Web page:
blog

"The Unexamined Life is Not Worth Living"

We aren’t sure exactly what Socrates had in mind when he said, “The unexamined life is not worth living,” but it just might have been ethical living. If it wasn’t, it sure sums up what we’ve been talking about all week really nicely. So ask yourself if your life is properly examined and check out some of our favorite resources for learning more about how to live an ethical lifestyle.

1) Get 25 suggestions for living ethically [www.treehugger.com] inspired by Socrates’ assertion.
2) It really is possible to say“I live with a clear conscience and haven’t had to give up a single thing to live this life,” according to this story [www.treehugger.com] about achieving an ethical way of life.

3) The Ethical Kitchen [www.treehugger.com] is a cool concept/ethical kitchen system that requires proper recycling of water and composting of food waste to nourish the plant, and has systems set up for both; if you don’t do enough, the plan(e)t will wilt and die.
4) When it comes to eating ethically when you go out, Ethical Eats [www.treehugger.com] was founded to bring restaurateurs together to discuss how they can become more sustainable and at the same time let customers know that they are working hard to do so.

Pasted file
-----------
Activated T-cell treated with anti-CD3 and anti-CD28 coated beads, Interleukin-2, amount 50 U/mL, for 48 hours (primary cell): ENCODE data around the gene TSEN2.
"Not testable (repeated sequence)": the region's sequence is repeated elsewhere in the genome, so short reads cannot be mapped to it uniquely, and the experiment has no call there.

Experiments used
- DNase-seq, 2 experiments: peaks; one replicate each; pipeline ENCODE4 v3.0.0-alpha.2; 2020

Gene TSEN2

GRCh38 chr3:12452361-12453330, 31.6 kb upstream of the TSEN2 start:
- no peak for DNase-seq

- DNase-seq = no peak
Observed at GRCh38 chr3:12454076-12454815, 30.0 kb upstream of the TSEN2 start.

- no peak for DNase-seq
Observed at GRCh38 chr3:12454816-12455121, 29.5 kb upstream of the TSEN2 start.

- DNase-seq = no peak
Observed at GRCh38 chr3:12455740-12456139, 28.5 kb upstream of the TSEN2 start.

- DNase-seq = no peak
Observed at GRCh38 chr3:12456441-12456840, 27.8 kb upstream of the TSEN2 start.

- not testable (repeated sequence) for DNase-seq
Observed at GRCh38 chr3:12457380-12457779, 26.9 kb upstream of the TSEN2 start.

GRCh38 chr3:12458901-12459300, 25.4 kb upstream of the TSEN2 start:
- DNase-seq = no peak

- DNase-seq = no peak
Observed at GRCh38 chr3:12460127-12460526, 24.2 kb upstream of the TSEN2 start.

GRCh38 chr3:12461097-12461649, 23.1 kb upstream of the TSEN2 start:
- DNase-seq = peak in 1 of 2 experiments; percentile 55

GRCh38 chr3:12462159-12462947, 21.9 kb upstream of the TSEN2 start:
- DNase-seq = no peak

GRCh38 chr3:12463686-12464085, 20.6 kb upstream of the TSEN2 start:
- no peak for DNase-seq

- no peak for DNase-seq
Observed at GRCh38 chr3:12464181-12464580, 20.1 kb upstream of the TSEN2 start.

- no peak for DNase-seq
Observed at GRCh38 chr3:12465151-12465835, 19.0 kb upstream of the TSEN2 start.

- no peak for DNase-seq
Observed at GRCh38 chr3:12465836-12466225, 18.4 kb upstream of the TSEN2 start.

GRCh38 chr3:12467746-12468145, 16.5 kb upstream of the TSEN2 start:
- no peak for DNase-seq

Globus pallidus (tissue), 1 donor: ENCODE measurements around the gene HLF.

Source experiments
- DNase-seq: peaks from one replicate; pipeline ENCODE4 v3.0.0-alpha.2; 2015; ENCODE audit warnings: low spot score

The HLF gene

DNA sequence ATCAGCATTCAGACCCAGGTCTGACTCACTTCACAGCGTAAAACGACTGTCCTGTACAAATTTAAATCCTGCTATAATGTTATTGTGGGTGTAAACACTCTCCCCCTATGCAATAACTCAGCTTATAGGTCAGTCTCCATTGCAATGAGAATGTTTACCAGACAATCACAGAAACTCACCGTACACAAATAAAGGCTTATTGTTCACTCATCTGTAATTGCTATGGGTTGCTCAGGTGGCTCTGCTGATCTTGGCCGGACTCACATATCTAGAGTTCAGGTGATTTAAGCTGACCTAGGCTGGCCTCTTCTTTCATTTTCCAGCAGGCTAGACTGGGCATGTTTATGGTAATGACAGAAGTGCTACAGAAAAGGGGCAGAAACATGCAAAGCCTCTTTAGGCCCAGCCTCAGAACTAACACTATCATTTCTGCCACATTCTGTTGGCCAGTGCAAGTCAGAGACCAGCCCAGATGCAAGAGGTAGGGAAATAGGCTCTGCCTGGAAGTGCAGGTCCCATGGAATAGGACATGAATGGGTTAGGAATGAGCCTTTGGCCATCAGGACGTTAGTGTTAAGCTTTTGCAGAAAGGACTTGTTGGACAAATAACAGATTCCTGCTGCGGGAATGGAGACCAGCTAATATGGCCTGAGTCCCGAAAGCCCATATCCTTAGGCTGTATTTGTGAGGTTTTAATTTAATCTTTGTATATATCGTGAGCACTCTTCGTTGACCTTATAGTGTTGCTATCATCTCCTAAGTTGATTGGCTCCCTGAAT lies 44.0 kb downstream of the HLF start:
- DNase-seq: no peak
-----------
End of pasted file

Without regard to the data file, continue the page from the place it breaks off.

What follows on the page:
5) To really “go out,” as in “on vacation,” check out the Ethical Travel Guide [www.treehugger.com] to shed a whole new light on travelling and give potential travellers many new and wonderful ideas for alternative vacations.

6) Based on the idea that everyone can “become Litegreen” through education on the purchasing decisions we make [www.treehugger.com], Litegreen shows you ethical options from fashion to food to toys to special treats, and emphasizes that whatever you want to buy, there will almost always be a Litegreen option.
7) Similarly, Etheco aims to take the effort out of ethical living [www.treehugger.com] by using their own ranking system to determine the products that have the best combined environmental, human rights and social justice scores.
8) What kind of stuff are you likely to find from these kinds of places? How about some ethical beachwear [www.treehugger.com] like the sassy little numbers available from BTC Elements.

9) Stateside banks could learn a lot from Triodos [www.treehugger.com], a European savings bank with offices in the UK, the Netherlands, Spain and Belgium that invests only in projects with a positive environmental or social impact. 33% of their investments go to renewable energy, 10% to organic farming, 11.7% to urban regeneration, 9.1% to natural healthcare. You get the idea – they take your money and put it to good use.
10) Building an ethical home [www.treehugger.com] might be the ultimate sign that ethical living is a meaningful way of life; we can show you how.